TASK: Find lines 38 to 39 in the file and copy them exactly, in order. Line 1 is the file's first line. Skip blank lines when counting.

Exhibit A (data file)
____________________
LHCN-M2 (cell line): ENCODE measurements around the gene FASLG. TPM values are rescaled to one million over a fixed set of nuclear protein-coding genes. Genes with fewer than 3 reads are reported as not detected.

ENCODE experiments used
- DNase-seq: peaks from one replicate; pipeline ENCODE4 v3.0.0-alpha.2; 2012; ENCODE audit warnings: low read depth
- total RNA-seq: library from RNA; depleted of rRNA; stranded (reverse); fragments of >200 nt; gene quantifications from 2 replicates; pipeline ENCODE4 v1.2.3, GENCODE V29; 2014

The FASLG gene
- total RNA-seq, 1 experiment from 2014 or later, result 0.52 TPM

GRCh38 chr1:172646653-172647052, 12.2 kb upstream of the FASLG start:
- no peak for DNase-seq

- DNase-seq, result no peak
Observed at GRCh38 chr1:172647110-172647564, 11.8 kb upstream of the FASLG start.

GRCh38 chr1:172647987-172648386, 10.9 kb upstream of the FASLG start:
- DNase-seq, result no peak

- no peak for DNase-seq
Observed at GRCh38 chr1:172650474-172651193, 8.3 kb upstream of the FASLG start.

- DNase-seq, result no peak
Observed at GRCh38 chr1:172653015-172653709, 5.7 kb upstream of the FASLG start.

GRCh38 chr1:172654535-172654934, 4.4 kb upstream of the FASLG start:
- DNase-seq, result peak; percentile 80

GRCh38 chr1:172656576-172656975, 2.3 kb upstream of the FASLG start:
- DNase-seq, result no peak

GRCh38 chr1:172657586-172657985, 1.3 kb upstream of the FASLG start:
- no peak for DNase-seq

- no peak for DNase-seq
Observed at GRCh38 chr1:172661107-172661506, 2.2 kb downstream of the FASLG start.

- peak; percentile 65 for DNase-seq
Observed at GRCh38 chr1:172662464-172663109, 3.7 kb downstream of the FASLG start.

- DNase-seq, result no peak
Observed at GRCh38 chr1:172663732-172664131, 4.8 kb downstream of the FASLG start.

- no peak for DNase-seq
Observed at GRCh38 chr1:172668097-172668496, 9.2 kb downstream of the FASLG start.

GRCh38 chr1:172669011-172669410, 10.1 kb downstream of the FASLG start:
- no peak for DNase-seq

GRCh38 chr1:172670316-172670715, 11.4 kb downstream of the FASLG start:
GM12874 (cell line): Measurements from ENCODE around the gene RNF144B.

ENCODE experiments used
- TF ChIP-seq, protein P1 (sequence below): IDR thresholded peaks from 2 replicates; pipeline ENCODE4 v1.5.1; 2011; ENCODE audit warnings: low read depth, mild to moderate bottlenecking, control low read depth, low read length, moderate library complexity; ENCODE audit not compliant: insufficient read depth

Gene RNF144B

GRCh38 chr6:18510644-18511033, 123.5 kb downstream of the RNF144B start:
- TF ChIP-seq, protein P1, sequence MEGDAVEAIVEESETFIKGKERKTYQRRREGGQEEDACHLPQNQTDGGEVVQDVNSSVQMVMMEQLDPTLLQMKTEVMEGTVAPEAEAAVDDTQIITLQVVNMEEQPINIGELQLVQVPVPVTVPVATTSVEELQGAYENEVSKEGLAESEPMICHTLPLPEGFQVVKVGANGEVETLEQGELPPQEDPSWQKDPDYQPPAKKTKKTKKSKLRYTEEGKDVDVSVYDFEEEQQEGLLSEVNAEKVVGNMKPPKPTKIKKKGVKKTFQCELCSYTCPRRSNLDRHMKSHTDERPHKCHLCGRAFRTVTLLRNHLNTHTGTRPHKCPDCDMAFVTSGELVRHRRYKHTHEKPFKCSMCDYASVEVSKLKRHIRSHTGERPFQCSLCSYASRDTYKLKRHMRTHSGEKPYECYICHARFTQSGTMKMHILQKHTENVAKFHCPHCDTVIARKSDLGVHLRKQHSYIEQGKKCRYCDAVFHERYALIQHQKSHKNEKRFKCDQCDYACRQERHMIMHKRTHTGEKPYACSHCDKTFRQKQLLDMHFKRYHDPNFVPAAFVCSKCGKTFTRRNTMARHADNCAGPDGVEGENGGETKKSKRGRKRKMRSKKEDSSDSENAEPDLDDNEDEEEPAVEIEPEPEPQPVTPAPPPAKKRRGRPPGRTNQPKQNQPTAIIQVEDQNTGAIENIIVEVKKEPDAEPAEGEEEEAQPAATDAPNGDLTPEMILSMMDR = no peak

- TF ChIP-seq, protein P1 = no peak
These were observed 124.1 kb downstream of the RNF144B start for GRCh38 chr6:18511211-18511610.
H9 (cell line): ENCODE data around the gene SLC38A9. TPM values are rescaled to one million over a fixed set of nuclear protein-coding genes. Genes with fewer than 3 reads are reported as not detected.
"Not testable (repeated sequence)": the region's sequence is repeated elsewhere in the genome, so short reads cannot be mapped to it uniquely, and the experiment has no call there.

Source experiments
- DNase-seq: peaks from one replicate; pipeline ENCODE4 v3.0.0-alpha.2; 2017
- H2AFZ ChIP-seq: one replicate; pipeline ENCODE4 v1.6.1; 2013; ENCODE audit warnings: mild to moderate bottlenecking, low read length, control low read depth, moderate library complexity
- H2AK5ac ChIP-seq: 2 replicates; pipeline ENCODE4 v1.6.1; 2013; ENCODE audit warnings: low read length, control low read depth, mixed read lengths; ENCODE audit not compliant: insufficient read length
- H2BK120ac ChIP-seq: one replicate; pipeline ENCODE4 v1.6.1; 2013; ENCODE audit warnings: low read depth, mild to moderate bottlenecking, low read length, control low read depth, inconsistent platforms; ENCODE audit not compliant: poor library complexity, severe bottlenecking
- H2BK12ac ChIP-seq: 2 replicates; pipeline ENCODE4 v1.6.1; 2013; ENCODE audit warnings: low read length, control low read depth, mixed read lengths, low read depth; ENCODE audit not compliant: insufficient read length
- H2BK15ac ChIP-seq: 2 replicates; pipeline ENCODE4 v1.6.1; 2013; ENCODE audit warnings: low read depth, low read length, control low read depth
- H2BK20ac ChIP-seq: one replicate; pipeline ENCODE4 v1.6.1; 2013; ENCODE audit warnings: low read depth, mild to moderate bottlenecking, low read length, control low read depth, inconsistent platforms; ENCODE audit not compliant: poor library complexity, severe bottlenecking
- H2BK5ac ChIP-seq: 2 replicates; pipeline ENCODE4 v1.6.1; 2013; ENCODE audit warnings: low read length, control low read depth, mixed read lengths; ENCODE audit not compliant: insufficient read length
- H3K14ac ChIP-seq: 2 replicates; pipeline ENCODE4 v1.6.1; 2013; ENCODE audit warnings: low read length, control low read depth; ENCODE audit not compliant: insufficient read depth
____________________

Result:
GRCh38 chr6:18510644-18511033, 123.5 kb downstream of the RNF144B start:
- TF ChIP-seq, protein P1, sequence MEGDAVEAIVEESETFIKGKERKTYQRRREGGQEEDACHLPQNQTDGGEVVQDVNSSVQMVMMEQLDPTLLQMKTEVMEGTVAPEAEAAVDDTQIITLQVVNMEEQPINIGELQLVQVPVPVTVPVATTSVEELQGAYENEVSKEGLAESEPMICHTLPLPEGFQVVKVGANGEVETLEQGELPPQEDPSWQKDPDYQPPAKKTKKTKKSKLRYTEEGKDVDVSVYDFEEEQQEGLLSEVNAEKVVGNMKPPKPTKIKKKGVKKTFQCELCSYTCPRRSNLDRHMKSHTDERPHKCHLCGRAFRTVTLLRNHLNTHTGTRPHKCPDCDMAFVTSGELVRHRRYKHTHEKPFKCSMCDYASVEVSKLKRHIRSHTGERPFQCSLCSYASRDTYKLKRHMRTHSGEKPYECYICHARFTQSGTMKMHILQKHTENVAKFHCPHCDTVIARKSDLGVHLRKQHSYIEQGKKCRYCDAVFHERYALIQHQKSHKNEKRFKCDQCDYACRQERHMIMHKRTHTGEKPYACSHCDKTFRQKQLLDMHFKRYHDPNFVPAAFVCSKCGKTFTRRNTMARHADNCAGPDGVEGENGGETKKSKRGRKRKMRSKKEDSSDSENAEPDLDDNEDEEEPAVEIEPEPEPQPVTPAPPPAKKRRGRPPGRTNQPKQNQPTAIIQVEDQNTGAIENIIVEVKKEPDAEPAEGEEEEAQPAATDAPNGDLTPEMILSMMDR = no peak